"People forget how fast you did a job...But, they remember how well you did it." - Howard W. Newton
04-12-2002, 07:21 PM
I posed pretty much the same question a couple of weeks ago on this forum. I have an 18g brad nailer and just didn't think these were strong enough for nailing 3/4" pine casings and headers.
The replys I received were mixed. Some thought 18g, 2" brads would be strong enough. Some nixed that and strongly suggested I buy the 15g angled nailer that I thought I would need.
Today we had to take down one window casing that was too long. It was installed with the 18G brads. Tough to take down? I could have pulled it down without any tools once I got a grip on it.
I told my nephew I was going to go buy the 15g nailer and when I am gone I want you to re-nail everything we had already put up. Thank God it wasn't too much. He put 6d finish through the casings into the door jambs and 8d finish throough the casing into the studs.
That's my story for today. I now have a 15g nailer, but I still believe nothing holds as tight as "real nails".
Good luck in your choice!
Danford C Jennings
04-12-2002, 07:44 PM
He put 6d finish through the casings into the door jambs and 8d finish throough the casing into the studs.
Yupper that's the nailing schedule. I run a line of PVA glue on the miters and use a 2d to pin.
04-13-2002, 07:51 AM
When it comes to finish carpentry, I usually read your posts and say; "Well, Dano's got it covered. No reason to waste band-width just to agree."
First, I agree, that you'll build a tighter house with a hammer than a nail gun. A hammer is a simple tool that requires a little skill and touch. Avoid hammers with steel or fiberglass handles and only use a wooden handled hammer. Wood handles don't transmit shock to your arm and will keep you from being on a first name basis with your orthopedic surgeon. Match the size of the hammer to your job and I wouldn't use anything bigger than a 16 oz. for finish work. I've looked at the Hart finish hammer and it looks like a good hammer but me and my 16 oz. Vaughan have gone a lot of miles together and it just feels right now.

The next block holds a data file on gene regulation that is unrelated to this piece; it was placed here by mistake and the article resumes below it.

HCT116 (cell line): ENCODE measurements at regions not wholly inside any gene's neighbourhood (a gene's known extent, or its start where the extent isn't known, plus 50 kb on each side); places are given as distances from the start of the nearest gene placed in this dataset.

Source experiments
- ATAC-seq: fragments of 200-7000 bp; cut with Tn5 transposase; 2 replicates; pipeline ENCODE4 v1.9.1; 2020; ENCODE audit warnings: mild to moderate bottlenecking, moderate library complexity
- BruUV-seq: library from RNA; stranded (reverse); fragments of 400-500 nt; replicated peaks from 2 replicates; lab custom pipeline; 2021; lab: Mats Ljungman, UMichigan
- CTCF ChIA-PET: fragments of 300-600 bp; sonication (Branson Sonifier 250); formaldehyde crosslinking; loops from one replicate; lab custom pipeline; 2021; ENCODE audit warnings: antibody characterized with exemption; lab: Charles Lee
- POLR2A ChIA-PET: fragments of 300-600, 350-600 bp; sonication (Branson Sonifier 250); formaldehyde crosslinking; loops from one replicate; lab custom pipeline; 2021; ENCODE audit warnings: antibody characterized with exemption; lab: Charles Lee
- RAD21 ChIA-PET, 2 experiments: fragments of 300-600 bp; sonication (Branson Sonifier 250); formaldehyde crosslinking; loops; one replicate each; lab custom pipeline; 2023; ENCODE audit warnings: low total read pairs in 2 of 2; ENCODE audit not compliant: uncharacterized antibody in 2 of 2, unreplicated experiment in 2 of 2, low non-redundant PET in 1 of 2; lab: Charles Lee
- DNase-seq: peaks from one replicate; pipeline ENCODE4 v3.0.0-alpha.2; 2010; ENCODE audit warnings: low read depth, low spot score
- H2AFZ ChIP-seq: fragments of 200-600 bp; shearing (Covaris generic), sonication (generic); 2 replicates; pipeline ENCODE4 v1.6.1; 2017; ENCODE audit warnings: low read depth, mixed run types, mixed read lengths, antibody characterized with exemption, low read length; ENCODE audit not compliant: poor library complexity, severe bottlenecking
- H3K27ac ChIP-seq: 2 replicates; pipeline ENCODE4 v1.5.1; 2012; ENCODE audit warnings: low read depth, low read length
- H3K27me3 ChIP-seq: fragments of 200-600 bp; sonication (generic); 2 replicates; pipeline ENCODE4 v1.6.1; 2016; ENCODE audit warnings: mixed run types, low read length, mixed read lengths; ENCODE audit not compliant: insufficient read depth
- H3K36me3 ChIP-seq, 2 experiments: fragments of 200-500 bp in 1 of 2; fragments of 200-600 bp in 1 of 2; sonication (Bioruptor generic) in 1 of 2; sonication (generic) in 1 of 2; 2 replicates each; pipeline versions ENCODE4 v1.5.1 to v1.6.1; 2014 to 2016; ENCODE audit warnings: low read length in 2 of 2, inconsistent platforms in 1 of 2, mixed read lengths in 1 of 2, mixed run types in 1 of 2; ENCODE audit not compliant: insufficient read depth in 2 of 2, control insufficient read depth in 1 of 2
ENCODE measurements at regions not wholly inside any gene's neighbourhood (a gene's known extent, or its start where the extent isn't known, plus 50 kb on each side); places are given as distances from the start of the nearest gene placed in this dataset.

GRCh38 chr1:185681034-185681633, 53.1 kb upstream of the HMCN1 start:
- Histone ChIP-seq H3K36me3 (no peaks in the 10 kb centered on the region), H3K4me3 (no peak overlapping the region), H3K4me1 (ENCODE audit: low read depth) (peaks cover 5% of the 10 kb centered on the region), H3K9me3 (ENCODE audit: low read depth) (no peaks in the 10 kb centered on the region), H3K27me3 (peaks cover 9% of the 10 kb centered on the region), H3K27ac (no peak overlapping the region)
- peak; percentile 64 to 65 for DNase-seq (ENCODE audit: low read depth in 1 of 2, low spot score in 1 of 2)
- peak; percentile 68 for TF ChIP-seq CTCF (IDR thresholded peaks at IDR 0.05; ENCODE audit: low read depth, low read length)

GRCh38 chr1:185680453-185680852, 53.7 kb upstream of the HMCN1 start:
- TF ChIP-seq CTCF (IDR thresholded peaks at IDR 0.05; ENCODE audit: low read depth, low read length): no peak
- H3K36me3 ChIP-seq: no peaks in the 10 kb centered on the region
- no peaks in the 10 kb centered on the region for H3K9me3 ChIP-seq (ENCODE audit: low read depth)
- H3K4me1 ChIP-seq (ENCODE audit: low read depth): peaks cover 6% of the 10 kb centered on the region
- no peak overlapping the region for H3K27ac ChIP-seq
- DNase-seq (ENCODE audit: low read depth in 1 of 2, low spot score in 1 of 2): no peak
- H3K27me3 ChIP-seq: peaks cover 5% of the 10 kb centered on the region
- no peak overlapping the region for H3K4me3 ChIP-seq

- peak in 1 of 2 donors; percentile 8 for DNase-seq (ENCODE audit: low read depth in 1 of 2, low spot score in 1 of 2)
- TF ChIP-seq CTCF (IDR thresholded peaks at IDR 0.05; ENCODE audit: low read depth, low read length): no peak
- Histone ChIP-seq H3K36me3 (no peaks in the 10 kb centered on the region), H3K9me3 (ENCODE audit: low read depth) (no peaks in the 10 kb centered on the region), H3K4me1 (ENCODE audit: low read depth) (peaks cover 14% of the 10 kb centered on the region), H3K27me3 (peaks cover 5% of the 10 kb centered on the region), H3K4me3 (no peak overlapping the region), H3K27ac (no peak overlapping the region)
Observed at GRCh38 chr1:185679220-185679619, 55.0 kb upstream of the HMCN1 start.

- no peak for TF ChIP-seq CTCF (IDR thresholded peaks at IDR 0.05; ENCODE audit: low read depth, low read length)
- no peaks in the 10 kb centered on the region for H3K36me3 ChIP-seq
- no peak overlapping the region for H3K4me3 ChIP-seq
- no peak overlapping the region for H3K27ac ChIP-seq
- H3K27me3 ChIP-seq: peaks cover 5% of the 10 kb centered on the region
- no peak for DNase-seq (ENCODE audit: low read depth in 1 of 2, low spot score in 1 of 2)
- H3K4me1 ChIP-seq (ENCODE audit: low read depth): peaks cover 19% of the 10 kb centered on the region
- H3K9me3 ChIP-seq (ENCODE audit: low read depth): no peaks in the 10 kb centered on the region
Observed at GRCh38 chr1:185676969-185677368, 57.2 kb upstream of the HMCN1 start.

Mostly I wanted to step in and disagree about gluing miter joints when trimming. With a little experience you can learn how wet a house is with new houses always being full of moisture. Glue can't overcome the anisotropic characteristics of wood. I don't remember the exact amount but the average sized new house out gasses something like 55 quarts of water a day for the first few months after completion. All the wood in the house will react to this and change dimension across the grain but not with the grain. This means that the physical angle cut on all those miter joints is going to change. Glue, finish or any other fix for this can, at best, break up the wood at the miters.
When trimming a new house, I suggest cutting miters on standard 2 1/4" casing so the joints are open about 1/32" at the toe. Don't nail the casing to the wall closer than a foot to any miter joint but do nail to the jamb as close to the joint as you can and still avoid splitting the wood. The exception to this is the hinge side of doors and make sure you nail casing to the wall at the location of the top hinge. Close the joint by pulling the casing away from the wall and use a single nail from one side of the joint or the other to hold the joint tight. Don't mess with the joints again until just before the painters start. Then check them and adjust as necessary. There's a pretty good chance a few of the joints will open a few months after the house is completed and occupied. Joints put together like I suggest are easy to fix. Scissor or cross nailed joints are a lot more difficult and joints that have been glued will likely have broken grain that makes pulling the joint tight again impossible.
Wood trim is going to move as its moisture content changes. You can't stop it. You can either work with or against wood's anisotropic nature. Life is easier when you don't try to fight the physical properties of materials you use.